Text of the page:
Posts Tagged ‘food’

This is the first in a series of “How To” videos covering an assortment of food preservation techniques.

In this video I walk through preparing and dehydrating beef steak strip jerky using a prepared cure/spice mix.

Please leave a comment with any questions, comments or suggestions.

Here’s the dehydrator I use- I’ve been using it multiple times per week since getting it and it works great!

I have since added an extra two trays, which expands the capacity by 50%. Well worth the investment…

Link to the dehydrator

Link to the extra trays



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First batch of blueberry jam

First batch of blueberry jam

I LOVE blueberry jam! For several years I’ve wanted to try making my own but never tried- until now. 

Every year when fresh blueberries are in season I’ll buy ten pounds of fresh Michigan blueberries.  In past years I’ve either eaten them fresh or froze them for the long-cold winter. 

This year is different.  Not only have I dehydrated them to make blueberry raisins, I made my first batch of blueberry jam. 

There are many great resources and recipes out there, but here’s the process I used. 

My recipe only uses two ingredients, blueberries and sugar (no pectin, no additives) 

The recipe- 

approx 4.5lbs of fresh blueberries (processed in a blender until smooth, it nets nine cups.  Its’ really more like a blueberry jelly when finished) 

6-cups pure cane sugar 


1.) Boil canning jars (my batch netted approx six pints) 

2.) Sterilize lids in hot water (I heard you want them near a boil, but not to actually boil.  Mine were removed from heat when they were just about to start a rolling boil) 

3.) place several large spoons in the freezer to cool (I used three, so I could test and retest without having to wait for the spoon to re-cool)  

note- before I started filling the jars I added the funnel  and jar tongs into the jar pan boiling water- to help ensure they were sterile. 

The process- 

1. ) Sort, wash and blend blueberries until smooth (like a smoothie) 

2.) Combine blueberries and sugar in med/large pan and bring to slow rolling boil, stirring frequently.  Keep boiling and stirring until the mixture thickens and some remains on side of pan when you stop stirring.  I let mine boil for a long time (I’m guessing about 1/2hr to 1hr, but I didn’t time it). 

3.) Test the mixture- scoop a spoonful of mixture and hold over a plate (not over the heat).  Let it cool for a few seconds and turn the spoon vertical.  If the mixture drips off quickly, it’s not ready- if it slowly runs off as a clump, it’s ready.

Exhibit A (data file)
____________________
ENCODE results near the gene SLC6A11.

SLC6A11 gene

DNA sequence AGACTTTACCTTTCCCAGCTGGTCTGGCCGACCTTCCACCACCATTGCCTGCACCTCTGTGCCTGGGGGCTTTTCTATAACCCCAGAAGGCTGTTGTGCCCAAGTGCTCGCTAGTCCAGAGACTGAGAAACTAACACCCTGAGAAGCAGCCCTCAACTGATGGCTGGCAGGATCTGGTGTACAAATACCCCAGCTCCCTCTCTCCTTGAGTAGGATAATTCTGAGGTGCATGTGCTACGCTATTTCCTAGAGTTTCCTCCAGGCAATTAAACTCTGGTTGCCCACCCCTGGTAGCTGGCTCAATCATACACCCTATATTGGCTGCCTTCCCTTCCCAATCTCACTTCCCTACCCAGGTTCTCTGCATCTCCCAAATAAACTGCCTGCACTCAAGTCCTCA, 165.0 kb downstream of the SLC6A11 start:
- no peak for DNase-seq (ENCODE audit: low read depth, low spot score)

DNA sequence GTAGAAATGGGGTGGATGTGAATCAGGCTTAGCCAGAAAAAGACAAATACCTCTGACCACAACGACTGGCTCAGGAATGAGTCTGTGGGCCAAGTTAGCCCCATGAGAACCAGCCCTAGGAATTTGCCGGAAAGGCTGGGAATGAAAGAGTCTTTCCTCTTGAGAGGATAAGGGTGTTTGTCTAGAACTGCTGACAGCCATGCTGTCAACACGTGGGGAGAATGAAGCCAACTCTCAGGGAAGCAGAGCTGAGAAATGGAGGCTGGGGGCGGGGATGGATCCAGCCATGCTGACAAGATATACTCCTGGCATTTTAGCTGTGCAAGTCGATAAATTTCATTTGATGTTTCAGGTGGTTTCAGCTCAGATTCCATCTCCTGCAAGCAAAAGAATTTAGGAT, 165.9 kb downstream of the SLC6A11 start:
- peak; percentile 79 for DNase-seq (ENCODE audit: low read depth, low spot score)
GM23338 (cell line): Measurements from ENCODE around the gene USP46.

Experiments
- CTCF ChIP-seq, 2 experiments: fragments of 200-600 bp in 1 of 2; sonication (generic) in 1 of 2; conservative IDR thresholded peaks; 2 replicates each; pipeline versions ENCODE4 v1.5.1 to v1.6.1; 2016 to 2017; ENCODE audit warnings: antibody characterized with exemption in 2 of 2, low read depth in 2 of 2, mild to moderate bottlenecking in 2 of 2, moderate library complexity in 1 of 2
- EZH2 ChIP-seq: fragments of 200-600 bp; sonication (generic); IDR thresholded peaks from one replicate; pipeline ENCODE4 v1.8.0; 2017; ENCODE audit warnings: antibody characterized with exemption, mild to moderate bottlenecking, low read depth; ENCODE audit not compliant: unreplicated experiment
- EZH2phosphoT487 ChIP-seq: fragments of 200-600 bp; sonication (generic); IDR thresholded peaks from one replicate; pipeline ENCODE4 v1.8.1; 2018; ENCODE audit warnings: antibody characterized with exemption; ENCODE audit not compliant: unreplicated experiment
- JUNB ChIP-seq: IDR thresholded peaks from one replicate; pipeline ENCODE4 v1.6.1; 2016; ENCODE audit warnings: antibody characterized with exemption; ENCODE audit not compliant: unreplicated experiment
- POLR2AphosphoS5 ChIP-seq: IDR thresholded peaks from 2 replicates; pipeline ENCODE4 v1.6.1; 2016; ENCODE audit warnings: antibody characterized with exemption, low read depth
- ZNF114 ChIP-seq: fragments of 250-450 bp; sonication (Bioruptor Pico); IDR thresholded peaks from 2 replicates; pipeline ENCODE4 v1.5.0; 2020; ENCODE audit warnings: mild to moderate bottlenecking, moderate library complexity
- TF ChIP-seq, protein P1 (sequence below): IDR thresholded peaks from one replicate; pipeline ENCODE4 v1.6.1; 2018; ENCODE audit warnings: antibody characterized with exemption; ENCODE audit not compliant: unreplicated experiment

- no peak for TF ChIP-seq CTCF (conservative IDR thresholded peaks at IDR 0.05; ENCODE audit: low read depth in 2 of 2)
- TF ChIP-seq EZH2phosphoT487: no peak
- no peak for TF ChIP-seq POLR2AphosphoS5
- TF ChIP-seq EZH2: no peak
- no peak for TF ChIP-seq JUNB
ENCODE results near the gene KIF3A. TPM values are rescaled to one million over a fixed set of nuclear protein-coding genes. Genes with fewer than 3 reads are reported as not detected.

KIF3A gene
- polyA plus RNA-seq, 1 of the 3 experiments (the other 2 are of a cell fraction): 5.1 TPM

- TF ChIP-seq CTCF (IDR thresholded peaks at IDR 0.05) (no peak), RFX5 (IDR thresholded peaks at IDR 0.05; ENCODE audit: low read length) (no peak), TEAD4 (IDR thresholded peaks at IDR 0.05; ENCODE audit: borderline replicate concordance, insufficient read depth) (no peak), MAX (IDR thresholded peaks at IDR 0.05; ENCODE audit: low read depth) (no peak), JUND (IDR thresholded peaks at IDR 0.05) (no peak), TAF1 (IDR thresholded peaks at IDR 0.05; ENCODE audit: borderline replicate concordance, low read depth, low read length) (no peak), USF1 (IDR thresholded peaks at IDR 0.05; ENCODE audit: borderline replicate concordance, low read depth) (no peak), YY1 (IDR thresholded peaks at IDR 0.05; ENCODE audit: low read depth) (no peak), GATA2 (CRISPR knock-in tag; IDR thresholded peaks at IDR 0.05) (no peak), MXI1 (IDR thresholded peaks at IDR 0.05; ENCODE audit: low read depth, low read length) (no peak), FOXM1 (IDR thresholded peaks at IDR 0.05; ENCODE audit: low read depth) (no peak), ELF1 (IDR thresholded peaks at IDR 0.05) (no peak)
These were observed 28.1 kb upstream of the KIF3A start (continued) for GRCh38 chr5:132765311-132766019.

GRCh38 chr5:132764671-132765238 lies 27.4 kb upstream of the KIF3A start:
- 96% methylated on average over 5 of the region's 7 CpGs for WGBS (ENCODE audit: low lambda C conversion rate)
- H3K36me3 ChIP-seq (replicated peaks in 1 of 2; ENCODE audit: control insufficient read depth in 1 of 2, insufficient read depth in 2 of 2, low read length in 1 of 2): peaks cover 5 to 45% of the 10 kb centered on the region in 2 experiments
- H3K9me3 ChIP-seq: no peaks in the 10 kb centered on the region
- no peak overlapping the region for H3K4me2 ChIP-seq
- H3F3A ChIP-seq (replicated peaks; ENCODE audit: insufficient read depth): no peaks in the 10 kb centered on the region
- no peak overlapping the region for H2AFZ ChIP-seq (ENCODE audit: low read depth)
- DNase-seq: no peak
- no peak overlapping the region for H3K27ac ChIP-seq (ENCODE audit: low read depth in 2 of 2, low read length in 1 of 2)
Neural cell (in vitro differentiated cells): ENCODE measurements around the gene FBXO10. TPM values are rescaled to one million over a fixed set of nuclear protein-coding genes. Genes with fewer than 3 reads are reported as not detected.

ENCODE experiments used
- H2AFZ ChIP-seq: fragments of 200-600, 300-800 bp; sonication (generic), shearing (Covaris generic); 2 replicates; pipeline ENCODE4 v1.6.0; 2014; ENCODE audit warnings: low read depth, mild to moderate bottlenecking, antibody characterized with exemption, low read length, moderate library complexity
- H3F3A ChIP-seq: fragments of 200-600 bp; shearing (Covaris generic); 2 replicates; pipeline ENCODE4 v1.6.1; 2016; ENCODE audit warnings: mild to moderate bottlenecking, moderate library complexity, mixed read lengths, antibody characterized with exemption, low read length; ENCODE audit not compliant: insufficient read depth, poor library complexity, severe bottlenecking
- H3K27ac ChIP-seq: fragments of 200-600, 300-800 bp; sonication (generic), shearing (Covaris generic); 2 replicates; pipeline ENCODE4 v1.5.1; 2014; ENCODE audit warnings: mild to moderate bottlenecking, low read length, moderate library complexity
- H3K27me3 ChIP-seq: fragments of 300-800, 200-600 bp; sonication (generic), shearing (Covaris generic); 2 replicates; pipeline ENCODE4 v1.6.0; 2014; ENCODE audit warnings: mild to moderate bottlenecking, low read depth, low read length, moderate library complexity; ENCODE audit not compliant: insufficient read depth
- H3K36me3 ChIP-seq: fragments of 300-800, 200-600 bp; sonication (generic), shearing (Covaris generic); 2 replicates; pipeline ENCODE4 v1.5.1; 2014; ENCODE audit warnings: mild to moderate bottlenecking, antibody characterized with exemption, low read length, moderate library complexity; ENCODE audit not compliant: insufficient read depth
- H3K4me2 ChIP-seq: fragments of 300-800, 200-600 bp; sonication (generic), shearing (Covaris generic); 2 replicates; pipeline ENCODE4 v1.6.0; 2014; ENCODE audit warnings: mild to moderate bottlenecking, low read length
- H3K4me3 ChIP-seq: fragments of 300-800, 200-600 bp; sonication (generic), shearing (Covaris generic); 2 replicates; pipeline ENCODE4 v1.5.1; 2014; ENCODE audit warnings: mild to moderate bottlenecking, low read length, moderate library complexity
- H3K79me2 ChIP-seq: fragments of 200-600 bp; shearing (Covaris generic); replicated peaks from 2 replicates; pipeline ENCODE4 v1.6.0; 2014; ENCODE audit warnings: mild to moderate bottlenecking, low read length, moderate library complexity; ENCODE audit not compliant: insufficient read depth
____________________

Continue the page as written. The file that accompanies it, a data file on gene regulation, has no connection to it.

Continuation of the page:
4.) Remove jars from hot water and set on towel 

5.) Ladle mixture into jars- leaving 1/2 inch headroom (I tried to fill them to the bottom of the lid threads) 

6.) Wipe top lip of jar and place sterile lid and lid ring (hand tighten) 

7.) Process in a water bath for 15 minutes (starting the timer after the water returns to a boil).  Be sure to have at least 1/2 inch of water above the top of the jars. 

8.) Remove from water and let cool.  The lids should pop on their own as the jars cool. 

9.) After cooled, wipe dry and label jars. 

10.) Enjoy 

11.) Share with friends and family (or not 😉 

If you have any questions or suggestions, please leave a comment.

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Here’s the weekly vlog update for 18 July 2010 …

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I finally shot a video update of the container garden and posted it on YouTube.

I’ve been adding new containers almost weekly and plan to continue through the growing season.

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It’s been a while since an update…

Strawberries and raspberries are ripening about a combined (small) handful per week.  Just enough for a nice snack every now and then.  The blueberries are growing but not producing, but I didn’t really expect anything this year.

The lettuce blend is doing great.  We’ve harvested salads for two about four times so far, and it’s ready for another two large salads.  Two rounds of hand-picking cabbage loopers, but the lettuce bounced back great.

Peppers and tomatoes are all blossoming and setting fruit like crazy!  The first sweet pepper is about the size of a baseball, this past week about five peppers and a dozen tomatoes are growing to about the size of a gobstopper.

So far so good…  More updates and photos coming soon.

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This spring, while acquiring seeds for the container garden, I was quickly reminded just how expensive  this undertaking was going to be.  Along with nearly everything else, it seems like seeds are either more expensive or the size of the packets are shrinking.